Is it tough to see a loved one go through hardship? May you have tension building up inside and draw a rigid boundary, or feel the urgency to swoop in and try to “rescue” them with advice, consoling, cheering up, analyzing, or explaining? Instead, relax your body. Invite your emotions to flow with acceptance. Notice inner peace and expansion. See this person as someone on a journey to awakening with all its painful and joyful twists and turns.
Differentiation means you can access both autonomy and intimacy in relationships. When you're unafraid to lose yourself or be controlled, you can feel deeply connected and affected, while standing strong in yourself. Differentiation also means ability to tolerate disharmony and differences, self-soothe, offer compassion, and set boundaries. Here, we'll focus on setting boundaries with monitoring eye contact and physical interaction, and interrupt our "helping".
We all blow it sometimes. Maybe we are triggered and react in ways we regret. Or we unknowingly say or do something that unexpectedly touches a nerve for someone else. Either way, how do we heal the disconnection?
In this session, you'll learn how to integrate skills for repairing relationships.
In this practice group class, certified CNVC trainers Jim and Jori Manske are facilitating the exploration of the topic of Mourning using the three modes of NVC: self-empathy, honesty and empathic presence. You'll learn how to accept a loss, let yourself feel the sadness and all the emotions, and allow yourself to grieve.
Have you ever been in a meeting where the agenda is full and someone gets triggered? Did you get stuck in an empathy spiral and a never ending meeting? Roxy Manning shares the difference between healing empathy functional empathy.
If you want to support someone in distress offer a menu of ways you can contribute. Often a person in distress can’t articulate what they need but can recognize it when they hear it. Move fluidly among these 11 options to offer what’s truly helpful, rather than offering something out habit or based on what you think they should have. Remember that you can ask, “Is this helpful?” to support collaboration.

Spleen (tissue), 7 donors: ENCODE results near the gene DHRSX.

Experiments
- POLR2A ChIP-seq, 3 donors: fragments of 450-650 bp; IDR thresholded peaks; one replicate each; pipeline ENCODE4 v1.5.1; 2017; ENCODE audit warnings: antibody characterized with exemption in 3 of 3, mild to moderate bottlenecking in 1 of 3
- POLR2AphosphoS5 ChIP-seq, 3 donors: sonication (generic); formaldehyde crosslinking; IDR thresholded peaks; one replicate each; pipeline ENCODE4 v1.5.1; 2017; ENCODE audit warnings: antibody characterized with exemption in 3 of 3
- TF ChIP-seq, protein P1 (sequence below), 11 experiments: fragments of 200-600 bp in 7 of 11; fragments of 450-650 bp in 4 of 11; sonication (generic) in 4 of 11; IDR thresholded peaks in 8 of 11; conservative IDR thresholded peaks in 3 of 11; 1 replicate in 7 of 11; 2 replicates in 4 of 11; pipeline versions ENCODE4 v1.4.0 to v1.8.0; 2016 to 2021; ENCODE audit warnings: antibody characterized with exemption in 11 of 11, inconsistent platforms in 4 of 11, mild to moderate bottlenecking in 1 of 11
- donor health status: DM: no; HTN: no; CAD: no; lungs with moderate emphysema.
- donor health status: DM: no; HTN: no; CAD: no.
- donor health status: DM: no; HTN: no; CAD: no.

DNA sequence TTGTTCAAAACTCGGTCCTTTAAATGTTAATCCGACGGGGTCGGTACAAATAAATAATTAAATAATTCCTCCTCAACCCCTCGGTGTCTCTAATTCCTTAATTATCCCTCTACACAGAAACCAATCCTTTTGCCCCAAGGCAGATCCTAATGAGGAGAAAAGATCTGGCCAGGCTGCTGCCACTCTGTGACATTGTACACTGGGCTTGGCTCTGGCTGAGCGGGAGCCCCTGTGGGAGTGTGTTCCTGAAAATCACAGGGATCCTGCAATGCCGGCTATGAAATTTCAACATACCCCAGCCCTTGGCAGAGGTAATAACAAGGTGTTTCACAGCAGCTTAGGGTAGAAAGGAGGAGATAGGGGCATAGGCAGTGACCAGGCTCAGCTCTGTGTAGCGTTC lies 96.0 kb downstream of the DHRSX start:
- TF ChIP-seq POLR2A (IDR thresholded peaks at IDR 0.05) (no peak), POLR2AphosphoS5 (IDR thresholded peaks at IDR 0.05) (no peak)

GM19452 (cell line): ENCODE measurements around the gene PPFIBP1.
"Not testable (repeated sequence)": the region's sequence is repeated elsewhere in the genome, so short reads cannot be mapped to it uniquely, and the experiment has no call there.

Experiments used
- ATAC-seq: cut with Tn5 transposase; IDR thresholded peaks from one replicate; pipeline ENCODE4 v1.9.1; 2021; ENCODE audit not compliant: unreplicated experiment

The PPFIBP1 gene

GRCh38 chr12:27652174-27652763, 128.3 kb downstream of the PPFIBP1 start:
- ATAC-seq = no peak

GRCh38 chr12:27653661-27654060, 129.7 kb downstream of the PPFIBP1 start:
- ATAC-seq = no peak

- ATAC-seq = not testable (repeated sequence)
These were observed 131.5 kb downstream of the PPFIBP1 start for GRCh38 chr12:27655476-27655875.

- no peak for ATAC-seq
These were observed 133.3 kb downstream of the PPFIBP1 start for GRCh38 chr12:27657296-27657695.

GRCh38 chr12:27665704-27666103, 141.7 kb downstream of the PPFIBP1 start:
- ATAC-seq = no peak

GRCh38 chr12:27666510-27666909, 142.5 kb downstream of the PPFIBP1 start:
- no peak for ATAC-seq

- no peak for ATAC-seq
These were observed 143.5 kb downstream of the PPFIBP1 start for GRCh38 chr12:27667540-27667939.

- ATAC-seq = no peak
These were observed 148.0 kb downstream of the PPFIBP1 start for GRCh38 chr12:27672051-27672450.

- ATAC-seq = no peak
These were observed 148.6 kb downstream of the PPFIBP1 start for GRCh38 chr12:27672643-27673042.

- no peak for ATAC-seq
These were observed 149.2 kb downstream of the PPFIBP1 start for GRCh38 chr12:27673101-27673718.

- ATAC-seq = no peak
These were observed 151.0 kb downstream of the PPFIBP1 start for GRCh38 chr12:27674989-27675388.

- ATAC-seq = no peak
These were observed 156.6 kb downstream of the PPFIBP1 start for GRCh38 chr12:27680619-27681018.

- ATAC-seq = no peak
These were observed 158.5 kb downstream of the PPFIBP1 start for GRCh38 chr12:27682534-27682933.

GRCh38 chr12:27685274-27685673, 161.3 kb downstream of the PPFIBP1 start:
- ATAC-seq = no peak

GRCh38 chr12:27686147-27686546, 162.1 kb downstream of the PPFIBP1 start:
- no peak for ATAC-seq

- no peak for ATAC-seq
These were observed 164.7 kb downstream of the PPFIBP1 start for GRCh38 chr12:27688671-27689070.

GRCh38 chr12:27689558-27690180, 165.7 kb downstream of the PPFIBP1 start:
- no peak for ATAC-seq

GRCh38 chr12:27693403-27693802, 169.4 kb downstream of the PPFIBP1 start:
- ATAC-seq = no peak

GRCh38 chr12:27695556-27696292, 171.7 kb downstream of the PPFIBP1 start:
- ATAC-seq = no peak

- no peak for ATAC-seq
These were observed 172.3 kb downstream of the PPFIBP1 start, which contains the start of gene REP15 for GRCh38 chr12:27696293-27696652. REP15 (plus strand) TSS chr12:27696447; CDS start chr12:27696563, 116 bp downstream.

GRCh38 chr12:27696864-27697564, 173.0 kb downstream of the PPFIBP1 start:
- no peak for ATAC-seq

Most people want to punish perpetrators of sexual violence. Unfortunately, punishment doesn’t lead to lasting widespread change. Rather, we can identify root causes and conditions that sustain violence. That means shifting from individual to systemic lenses, and from punitive to restorative responses. It means collective learning about how such acts are nurtured and persist. This can reduce the chance of it happening again.
Often, honoring someone’s choice supports more connection. Thus, checking in with someone’s choice to listen or not (offering autonomy) sets the stage for being heard more fully. On the other hand, when someone has the perception that you are talking to them without considering their choice, resentful listening might result. Here are ways to mindfully check in about choiceful listening before starting a conversation.
This document is for organizations that want to integrate NVC. The intention is to use conflict as a stimulus to personal growth, more open and honest relationships, and life-affirming change. It mentions using NVC skills such as self connection, empathy, honesty, and requests (and protective use of force as last resort) to navigate the conflict with an intention of connection.
Certified CNVC trainer Roxy Manning, Phd, answers a question: how do we use the term "harm" in NVC? Think of the word "harm" as an unmet need, practice observation to identify the need or needs that are not met.